Cuba unveils plans for economic future

* Communist party to set future course at April congress

* Proposals recommend changes, but do not scrap socialism

* Planning, not market, will still be paramount

By Esteban Israel

HAVANA, Nov 9 (BestGrowthStock) – Cuba in future will be a country
that promotes foreign investment, expands the private sector
and dutifully pays off its debts, according to a proposal
revealed on Monday by the ruling Communist party.

But it will not renounce the socialist system installed
half a century ago after Fidel Castro took power in a 1959
revolution, according to the 32-page document that will guide
debates at a Communist party congress in April.

“The economic policy in the new phase will correspond with
the principle that only socialism is capable of overcoming
difficulties and preserving the gains of the revolution, and
that in the updating of the economic model, planning will be
paramount, not the market.” it said.

The document, entitled “Guidelines of Economic and Social
Policy,” is the program of reforms President Raul Castro will
place before the party congress for its consideration.

They could be modified during extensive public discussions
ahead of the congress, which was announced by the president on
Monday night and will be the first since 1997.

The congress is where Cuba’s only legal political party
sets direction for the country, supposedly for the next five
years, although it will have been 14 years since the last
meeting.

The April gathering will be particularly important because,
given the age of current leadership, it will be the last for
the generation that fought the revolution and has held power
since then, hewing hard to communist ideology.

President Castro, 79, took office in 2008 after older
brother Fidel Castro, 84, ruled the island for 49 years and
finally resigned due to ill health.

He promised to improve the daily lives of Cubans and has
focused on economic improvement, including major reforms
announced in September to cut a million government jobs and
expand the private sector by granting 250,000 new licenses for
self-employment.

ONLY THE ECONOMY

He said Cuba’s economy will be the only topic at the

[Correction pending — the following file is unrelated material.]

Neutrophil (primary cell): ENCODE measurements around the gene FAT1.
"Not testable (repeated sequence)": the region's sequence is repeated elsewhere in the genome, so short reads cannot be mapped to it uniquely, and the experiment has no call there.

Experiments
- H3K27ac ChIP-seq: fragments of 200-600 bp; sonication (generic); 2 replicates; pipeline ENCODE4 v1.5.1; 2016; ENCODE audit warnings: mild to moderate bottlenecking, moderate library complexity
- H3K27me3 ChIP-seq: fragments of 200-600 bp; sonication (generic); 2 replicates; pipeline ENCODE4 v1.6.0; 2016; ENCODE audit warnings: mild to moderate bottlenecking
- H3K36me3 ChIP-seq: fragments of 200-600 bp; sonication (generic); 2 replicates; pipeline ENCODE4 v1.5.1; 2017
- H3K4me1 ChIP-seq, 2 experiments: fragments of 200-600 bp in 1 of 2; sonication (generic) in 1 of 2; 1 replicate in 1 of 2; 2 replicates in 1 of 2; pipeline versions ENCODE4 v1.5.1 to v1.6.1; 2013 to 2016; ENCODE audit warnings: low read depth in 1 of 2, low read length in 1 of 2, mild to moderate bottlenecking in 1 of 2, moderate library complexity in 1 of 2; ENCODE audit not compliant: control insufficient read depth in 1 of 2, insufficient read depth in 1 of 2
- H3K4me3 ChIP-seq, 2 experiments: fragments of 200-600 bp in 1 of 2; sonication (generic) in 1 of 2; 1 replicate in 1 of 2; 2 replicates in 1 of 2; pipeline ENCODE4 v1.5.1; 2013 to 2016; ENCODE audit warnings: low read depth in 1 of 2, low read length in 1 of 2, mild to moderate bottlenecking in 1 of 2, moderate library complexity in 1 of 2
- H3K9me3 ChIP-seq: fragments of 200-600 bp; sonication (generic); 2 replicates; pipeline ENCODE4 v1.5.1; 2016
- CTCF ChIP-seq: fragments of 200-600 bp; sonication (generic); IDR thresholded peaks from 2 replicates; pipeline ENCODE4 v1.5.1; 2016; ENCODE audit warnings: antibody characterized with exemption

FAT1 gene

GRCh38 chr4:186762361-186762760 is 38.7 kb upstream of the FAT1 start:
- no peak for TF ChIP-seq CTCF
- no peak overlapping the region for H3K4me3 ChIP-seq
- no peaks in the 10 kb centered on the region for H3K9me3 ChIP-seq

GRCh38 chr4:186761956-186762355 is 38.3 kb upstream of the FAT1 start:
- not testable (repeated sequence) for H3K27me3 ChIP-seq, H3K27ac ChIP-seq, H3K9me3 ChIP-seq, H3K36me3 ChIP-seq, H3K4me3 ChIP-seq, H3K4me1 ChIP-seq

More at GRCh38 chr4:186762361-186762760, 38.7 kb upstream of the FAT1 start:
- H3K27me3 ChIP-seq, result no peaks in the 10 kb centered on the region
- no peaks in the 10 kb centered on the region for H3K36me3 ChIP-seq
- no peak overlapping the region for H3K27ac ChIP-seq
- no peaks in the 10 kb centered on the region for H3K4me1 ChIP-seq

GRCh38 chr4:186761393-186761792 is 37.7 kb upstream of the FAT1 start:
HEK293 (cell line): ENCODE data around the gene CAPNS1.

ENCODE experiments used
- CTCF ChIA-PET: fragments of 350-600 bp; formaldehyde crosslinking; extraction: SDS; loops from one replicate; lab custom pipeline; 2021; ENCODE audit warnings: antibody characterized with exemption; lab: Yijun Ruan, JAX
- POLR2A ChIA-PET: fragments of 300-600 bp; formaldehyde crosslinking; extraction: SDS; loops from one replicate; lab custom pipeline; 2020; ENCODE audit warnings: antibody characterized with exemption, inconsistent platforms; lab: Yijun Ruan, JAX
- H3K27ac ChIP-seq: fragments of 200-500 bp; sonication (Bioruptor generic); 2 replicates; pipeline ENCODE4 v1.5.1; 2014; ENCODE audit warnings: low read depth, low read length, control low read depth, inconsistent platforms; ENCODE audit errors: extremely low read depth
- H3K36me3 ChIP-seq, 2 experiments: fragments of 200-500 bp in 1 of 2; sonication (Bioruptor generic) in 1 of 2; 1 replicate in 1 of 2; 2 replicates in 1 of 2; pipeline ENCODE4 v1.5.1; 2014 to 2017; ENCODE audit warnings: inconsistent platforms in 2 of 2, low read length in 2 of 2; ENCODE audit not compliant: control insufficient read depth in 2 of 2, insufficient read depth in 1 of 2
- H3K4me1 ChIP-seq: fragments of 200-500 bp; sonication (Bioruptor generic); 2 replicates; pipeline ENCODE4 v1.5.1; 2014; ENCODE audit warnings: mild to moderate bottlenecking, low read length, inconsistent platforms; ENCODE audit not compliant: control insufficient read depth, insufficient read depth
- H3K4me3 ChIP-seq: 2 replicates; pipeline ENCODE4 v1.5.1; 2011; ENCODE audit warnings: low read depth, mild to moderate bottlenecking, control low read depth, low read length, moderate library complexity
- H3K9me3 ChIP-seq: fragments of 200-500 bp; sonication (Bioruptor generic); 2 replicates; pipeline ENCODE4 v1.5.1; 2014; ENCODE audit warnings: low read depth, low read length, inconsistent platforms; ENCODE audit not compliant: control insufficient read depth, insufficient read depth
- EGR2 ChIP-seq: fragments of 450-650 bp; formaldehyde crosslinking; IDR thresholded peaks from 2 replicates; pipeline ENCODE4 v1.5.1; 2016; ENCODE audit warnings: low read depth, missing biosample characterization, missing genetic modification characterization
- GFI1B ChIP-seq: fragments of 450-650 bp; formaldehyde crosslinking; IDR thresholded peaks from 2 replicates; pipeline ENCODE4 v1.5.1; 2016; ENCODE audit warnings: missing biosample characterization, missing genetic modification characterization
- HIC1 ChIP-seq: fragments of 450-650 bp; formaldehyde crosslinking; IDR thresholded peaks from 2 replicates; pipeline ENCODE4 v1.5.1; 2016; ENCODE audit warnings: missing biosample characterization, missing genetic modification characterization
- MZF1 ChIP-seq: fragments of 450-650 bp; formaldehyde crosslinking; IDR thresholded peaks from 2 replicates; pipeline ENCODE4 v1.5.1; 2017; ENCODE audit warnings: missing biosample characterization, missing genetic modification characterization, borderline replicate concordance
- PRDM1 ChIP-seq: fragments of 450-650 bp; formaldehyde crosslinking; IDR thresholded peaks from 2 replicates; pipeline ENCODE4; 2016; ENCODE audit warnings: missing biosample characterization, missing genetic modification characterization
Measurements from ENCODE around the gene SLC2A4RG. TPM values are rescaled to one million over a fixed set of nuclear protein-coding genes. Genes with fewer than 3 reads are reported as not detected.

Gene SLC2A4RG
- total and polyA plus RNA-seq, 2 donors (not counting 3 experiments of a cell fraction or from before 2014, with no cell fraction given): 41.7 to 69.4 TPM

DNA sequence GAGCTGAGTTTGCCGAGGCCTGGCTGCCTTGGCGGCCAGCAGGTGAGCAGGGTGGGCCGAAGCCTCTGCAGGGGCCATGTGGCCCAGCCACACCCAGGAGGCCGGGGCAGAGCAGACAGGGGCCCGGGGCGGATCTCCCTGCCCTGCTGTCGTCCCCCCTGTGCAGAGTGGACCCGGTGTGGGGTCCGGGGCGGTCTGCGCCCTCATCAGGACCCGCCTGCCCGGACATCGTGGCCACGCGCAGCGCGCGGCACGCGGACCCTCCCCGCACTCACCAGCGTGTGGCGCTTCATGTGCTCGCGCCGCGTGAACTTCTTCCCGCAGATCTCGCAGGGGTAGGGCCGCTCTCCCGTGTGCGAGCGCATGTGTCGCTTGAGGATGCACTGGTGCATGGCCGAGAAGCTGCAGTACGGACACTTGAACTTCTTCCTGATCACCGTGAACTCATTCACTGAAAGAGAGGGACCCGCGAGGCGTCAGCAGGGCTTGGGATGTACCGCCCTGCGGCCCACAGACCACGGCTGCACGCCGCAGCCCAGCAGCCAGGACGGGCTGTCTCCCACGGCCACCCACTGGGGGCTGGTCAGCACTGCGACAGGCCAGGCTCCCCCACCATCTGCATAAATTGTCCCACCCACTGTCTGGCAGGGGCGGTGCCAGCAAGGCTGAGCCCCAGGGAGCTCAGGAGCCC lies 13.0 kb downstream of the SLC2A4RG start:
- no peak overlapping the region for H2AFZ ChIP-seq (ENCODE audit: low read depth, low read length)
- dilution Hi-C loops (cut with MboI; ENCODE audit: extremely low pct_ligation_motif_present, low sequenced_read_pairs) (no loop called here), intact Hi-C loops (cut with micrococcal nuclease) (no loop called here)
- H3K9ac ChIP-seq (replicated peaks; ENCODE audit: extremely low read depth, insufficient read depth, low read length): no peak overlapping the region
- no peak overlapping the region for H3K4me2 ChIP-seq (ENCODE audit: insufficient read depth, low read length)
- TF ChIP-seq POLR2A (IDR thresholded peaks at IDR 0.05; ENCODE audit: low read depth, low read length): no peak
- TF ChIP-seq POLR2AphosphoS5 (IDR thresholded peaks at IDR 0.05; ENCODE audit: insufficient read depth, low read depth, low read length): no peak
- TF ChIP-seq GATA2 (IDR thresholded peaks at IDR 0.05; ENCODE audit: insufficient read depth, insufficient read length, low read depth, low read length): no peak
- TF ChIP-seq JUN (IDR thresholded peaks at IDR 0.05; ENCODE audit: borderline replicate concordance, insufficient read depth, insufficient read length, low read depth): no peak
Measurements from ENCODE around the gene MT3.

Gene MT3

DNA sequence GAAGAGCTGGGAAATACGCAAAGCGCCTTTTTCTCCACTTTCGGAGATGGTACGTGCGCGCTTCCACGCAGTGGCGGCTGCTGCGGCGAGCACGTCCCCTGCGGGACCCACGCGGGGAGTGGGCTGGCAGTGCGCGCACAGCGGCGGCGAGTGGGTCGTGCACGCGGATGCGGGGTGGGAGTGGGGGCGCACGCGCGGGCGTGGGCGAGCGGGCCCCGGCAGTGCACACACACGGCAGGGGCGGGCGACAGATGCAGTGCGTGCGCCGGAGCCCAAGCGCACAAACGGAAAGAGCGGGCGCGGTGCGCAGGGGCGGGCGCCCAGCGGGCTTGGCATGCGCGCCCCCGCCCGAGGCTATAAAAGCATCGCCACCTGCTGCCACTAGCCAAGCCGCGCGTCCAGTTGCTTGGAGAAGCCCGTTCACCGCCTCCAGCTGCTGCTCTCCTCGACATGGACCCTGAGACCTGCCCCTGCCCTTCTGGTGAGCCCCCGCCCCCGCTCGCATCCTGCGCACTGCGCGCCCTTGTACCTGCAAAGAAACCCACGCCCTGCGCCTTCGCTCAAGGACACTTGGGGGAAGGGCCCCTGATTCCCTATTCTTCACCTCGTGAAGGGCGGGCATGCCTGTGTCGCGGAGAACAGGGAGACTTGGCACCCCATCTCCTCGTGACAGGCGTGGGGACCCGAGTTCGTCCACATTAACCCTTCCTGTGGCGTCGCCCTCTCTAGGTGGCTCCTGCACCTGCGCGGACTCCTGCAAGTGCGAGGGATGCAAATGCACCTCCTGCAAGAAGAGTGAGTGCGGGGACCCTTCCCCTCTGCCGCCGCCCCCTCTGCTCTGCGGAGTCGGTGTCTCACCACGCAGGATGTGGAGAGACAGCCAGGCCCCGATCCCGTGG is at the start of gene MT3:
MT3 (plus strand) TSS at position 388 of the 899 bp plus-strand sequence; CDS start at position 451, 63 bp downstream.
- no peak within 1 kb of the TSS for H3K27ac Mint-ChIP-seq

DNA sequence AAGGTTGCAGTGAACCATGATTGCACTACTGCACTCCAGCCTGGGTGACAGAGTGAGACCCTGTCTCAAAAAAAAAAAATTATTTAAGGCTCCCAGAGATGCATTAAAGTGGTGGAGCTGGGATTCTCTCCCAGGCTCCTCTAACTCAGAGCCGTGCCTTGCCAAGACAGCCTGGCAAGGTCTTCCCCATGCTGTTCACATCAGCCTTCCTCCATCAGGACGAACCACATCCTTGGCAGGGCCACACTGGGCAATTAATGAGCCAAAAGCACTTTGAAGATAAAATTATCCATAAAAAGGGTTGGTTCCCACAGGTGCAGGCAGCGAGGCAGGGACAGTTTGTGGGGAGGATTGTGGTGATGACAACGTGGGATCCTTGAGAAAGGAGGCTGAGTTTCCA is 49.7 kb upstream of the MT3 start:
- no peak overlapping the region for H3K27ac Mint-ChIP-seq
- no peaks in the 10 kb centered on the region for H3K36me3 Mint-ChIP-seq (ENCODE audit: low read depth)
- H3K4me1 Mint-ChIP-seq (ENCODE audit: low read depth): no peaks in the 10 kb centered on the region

congress.

The guidelines include reforms already begun by Raul Castro
— among them the reduction of the state’s role in the society
and the decentralization of agricultural management.

They include a proposal to eliminate the monthly food
ration Cubans receive, symbol of decades of state paternalism
and a particular target of Raul Castro, who says handouts have
discouraged productivity.

They also call for provisions for bank credits for the new
self-employed and wholesale stores to cut their costs, but also
for them to pay taxes to finance public spending.

In contrast to past policy, state-owned businesses that do
not make money will be completely liquidated.

And the authorities will look to improve the country’s
international credibility “through the strict fulfillment of
contract commitments.”

Cuba’s standing with the international business community
has been damaged the past two years as a cash crunch forced the
freezing of Cuban bank accounts held by foreign businesses and
of payments to many of them.

The party also proposes “to continue encouraging the
participation of foreign capital in Cuba, complementing
national investment in those activities of interest to the
country.”

The document mentions, for example, the development of golf
courses, marinas and luxury condominiums to attract wealthier
visitors to the Caribbean island.

Raul Castro said that before being distributed, a copy of
the guidelines was submitted to Fidel Castro for his
consideration. Even though he is no longer president, he is
still head of the Communist party.
(Editing by Jeff Franks and Mohammad Zargham)

Cuba unveils plans for economic future